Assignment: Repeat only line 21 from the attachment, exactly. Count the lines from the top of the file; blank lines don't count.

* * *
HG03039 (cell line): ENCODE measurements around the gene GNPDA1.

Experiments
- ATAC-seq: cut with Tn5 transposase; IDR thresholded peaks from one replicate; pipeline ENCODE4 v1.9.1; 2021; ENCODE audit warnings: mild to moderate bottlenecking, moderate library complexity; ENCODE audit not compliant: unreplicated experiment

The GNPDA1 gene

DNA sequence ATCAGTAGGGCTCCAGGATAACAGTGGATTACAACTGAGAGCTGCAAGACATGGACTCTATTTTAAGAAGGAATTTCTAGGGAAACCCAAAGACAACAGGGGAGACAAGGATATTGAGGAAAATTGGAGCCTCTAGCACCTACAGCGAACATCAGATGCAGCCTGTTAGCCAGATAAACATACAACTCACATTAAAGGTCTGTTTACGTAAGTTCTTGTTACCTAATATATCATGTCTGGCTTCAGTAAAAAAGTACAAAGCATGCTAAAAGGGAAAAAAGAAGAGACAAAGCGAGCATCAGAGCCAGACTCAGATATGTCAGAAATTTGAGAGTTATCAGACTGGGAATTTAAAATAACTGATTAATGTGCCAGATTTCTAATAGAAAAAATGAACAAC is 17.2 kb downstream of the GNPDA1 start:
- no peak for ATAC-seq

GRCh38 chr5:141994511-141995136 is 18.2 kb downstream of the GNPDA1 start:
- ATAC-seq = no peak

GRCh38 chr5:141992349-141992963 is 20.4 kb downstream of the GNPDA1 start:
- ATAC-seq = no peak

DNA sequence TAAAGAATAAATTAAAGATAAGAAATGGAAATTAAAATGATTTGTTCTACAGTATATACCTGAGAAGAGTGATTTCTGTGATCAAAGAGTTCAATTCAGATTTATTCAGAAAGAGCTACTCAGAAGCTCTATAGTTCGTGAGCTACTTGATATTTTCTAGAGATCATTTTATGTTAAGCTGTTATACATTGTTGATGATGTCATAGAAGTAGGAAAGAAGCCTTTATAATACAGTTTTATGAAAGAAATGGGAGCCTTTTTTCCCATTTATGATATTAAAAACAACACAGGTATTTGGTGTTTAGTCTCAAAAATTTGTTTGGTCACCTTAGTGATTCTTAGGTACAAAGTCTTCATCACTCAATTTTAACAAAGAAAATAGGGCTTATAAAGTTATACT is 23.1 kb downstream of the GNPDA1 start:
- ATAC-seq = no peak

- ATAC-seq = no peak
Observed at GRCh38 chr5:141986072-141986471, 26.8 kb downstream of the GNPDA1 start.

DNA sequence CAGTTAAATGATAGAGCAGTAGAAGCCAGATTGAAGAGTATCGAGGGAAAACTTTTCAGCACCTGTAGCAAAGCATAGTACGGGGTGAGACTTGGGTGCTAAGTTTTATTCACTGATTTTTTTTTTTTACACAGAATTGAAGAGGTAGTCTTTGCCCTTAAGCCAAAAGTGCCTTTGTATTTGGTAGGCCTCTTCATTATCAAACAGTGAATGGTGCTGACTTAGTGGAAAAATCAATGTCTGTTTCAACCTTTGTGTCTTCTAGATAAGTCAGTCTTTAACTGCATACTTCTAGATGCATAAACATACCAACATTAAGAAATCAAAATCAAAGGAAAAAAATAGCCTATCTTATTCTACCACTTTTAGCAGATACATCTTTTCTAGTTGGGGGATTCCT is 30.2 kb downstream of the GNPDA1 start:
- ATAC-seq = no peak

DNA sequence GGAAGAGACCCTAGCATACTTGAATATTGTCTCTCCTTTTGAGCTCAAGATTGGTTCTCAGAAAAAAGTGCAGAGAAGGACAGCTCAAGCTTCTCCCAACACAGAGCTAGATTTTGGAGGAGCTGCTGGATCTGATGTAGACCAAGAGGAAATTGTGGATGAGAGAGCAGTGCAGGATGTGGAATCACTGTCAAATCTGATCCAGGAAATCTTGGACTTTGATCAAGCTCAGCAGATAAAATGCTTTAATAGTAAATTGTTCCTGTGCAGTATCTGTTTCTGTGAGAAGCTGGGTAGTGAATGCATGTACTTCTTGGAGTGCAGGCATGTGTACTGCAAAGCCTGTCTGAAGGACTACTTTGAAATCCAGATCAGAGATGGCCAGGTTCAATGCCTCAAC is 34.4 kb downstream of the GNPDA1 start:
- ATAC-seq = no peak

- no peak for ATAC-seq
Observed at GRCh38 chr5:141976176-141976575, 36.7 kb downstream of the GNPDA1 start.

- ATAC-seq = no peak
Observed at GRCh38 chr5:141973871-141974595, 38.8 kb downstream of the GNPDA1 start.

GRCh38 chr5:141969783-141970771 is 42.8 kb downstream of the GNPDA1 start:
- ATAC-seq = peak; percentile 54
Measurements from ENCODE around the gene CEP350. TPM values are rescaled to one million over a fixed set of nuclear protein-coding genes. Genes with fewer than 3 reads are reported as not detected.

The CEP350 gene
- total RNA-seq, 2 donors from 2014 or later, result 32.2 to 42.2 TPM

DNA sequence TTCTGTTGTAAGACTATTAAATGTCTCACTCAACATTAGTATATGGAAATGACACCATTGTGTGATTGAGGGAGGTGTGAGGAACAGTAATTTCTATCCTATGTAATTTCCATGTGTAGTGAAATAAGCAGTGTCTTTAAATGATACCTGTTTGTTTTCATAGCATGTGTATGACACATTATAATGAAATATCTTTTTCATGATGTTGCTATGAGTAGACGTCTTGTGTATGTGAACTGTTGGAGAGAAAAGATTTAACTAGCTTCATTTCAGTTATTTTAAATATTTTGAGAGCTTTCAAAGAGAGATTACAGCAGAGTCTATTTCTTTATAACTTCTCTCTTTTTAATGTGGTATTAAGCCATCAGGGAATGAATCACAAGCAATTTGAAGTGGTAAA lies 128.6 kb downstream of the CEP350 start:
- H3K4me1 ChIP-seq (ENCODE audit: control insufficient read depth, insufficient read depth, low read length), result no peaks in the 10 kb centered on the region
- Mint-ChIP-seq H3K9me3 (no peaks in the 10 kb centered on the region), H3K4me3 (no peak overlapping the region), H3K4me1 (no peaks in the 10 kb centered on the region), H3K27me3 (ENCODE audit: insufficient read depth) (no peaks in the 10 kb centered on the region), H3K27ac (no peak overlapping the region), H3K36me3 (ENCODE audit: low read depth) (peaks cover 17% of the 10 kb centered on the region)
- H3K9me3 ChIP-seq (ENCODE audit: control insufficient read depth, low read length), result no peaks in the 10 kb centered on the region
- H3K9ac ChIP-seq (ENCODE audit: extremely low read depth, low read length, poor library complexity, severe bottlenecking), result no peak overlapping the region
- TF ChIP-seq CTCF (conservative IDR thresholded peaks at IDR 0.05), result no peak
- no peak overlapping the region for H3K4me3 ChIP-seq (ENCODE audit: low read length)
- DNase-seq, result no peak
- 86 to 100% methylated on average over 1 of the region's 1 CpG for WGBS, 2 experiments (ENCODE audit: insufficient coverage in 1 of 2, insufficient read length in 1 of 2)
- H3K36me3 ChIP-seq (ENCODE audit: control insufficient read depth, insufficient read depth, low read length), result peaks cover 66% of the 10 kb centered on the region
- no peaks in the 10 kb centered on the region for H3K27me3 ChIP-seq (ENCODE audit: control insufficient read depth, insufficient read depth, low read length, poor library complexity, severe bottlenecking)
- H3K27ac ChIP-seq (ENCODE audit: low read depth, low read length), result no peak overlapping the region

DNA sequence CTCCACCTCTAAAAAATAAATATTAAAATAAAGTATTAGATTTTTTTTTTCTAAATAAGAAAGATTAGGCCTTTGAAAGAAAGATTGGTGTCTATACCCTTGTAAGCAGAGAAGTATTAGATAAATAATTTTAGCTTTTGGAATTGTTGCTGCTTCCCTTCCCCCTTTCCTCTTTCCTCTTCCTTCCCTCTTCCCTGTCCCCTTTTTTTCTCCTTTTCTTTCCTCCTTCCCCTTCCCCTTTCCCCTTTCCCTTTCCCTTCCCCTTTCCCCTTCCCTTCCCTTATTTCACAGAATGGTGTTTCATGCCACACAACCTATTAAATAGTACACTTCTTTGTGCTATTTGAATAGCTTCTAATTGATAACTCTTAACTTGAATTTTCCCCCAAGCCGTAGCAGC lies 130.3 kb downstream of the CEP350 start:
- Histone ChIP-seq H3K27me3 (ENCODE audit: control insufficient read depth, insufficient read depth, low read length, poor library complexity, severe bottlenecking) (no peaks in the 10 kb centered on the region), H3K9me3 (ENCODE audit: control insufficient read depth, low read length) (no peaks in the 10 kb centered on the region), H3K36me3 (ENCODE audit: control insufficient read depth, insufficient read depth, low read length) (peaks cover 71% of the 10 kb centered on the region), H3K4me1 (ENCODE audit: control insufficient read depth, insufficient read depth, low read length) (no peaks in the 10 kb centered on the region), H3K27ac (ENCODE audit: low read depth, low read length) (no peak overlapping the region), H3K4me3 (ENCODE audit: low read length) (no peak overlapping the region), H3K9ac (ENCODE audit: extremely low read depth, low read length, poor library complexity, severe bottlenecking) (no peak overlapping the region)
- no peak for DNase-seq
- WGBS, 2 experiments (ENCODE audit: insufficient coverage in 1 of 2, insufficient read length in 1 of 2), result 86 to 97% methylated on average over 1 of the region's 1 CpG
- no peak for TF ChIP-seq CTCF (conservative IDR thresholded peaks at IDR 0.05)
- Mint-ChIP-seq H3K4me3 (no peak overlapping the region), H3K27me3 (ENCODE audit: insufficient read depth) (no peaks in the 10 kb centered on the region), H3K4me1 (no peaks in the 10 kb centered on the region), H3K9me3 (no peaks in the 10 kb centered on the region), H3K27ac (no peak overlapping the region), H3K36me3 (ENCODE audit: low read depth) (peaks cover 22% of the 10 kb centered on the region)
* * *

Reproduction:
- ATAC-seq = no peak